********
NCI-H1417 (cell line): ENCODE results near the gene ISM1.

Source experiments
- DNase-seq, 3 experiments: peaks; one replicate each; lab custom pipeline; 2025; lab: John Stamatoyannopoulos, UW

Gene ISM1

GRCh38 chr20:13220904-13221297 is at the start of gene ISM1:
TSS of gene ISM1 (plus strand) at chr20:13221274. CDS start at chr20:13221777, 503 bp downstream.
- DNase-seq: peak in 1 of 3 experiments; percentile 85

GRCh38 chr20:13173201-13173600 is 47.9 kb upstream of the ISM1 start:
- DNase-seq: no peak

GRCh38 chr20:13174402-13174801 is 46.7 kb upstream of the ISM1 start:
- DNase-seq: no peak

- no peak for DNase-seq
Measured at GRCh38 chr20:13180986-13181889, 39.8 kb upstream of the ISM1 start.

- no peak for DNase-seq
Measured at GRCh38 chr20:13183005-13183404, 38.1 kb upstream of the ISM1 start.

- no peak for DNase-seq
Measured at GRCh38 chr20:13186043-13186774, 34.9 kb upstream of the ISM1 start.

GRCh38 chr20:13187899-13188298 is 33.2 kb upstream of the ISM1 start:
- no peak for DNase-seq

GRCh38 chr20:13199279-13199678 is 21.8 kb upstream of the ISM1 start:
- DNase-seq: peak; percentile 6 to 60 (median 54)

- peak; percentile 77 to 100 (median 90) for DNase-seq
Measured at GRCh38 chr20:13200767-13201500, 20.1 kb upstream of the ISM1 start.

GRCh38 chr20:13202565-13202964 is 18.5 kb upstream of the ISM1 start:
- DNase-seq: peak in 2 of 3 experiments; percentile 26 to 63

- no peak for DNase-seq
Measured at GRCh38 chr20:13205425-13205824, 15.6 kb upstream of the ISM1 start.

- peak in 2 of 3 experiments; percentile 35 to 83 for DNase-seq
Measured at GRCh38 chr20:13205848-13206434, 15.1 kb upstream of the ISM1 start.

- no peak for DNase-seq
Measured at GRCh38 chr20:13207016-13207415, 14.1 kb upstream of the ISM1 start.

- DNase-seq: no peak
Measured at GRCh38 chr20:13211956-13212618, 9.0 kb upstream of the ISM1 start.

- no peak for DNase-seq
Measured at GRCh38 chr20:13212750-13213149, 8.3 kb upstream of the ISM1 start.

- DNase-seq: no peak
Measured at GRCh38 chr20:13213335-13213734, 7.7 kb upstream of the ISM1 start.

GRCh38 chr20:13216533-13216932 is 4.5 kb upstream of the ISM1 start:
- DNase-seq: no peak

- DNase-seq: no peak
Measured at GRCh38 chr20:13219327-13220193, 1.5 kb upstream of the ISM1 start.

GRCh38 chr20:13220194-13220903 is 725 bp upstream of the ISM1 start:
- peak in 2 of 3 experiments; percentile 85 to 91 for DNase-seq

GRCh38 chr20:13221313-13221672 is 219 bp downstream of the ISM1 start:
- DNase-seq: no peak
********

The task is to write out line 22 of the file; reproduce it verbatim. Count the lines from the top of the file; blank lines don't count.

- peak; percentile 77 to 100 (median 90) for DNase-seq